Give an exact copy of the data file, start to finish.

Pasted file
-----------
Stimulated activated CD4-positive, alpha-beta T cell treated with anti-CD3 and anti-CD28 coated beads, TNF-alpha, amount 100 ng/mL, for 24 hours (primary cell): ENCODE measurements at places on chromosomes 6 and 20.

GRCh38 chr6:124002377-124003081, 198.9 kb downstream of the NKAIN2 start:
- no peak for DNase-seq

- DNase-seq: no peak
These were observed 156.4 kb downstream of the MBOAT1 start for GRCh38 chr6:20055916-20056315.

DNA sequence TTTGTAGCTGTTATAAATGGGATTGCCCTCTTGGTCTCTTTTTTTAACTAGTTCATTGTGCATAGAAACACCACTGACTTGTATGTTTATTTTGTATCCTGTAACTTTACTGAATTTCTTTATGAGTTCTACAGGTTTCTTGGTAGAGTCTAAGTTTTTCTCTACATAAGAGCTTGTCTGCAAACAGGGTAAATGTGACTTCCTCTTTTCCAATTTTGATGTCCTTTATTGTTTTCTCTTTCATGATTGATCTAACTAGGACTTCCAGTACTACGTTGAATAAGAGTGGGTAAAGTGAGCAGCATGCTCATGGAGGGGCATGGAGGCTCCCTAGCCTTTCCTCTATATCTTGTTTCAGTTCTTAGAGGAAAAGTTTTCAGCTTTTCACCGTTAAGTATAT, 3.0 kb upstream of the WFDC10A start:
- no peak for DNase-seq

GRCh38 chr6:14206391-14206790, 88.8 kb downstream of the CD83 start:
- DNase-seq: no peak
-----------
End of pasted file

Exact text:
Stimulated activated CD4-positive, alpha-beta T cell treated with anti-CD3 and anti-CD28 coated beads, TNF-alpha, amount 100 ng/mL, for 24 hours (primary cell): ENCODE measurements at places on chromosomes 6 and 20.

GRCh38 chr6:124002377-124003081, 198.9 kb downstream of the NKAIN2 start:
- no peak for DNase-seq

- DNase-seq: no peak
These were observed 156.4 kb downstream of the MBOAT1 start for GRCh38 chr6:20055916-20056315.

DNA sequence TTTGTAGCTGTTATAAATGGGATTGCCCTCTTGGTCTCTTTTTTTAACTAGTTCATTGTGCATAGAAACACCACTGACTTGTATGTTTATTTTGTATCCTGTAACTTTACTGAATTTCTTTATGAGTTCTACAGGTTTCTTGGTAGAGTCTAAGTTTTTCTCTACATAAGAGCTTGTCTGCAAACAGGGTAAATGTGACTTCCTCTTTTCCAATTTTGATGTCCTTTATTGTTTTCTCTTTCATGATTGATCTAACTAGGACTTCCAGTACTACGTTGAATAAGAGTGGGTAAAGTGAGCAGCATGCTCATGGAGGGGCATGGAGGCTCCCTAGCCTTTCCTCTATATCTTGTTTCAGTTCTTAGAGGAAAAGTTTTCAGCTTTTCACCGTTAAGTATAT, 3.0 kb upstream of the WFDC10A start:
- no peak for DNase-seq

GRCh38 chr6:14206391-14206790, 88.8 kb downstream of the CD83 start:
- DNase-seq: no peak